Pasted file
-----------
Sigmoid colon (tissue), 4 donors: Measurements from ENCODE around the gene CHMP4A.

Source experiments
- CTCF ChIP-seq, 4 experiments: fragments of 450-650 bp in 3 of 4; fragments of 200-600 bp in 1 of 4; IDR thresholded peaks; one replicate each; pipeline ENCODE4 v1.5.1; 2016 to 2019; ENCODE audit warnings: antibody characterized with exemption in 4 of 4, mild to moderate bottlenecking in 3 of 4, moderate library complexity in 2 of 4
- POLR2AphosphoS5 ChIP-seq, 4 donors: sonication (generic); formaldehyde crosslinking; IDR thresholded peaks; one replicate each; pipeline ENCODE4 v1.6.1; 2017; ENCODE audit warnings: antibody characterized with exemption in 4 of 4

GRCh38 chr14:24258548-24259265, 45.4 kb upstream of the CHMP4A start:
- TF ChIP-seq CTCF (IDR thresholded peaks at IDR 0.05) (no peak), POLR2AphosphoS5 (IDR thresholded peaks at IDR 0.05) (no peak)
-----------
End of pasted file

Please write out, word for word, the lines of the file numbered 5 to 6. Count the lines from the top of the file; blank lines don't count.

GRCh38 chr14:24258548-24259265, 45.4 kb upstream of the CHMP4A start:
- TF ChIP-seq CTCF (IDR thresholded peaks at IDR 0.05) (no peak), POLR2AphosphoS5 (IDR thresholded peaks at IDR 0.05) (no peak)